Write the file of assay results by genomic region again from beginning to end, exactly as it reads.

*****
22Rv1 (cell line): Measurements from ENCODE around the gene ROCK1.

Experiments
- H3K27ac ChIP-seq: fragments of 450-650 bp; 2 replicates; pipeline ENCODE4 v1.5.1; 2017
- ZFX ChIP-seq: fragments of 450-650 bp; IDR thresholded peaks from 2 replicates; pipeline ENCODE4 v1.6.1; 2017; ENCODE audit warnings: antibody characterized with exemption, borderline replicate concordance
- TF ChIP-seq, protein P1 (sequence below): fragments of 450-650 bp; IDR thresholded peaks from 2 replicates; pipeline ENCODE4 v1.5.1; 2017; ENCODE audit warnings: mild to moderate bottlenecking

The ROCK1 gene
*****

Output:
22Rv1 (cell line): Measurements from ENCODE around the gene ROCK1.

Experiments
- H3K27ac ChIP-seq: fragments of 450-650 bp; 2 replicates; pipeline ENCODE4 v1.5.1; 2017
- ZFX ChIP-seq: fragments of 450-650 bp; IDR thresholded peaks from 2 replicates; pipeline ENCODE4 v1.6.1; 2017; ENCODE audit warnings: antibody characterized with exemption, borderline replicate concordance
- TF ChIP-seq, protein P1 (sequence below): fragments of 450-650 bp; IDR thresholded peaks from 2 replicates; pipeline ENCODE4 v1.5.1; 2017; ENCODE audit warnings: mild to moderate bottlenecking

The ROCK1 gene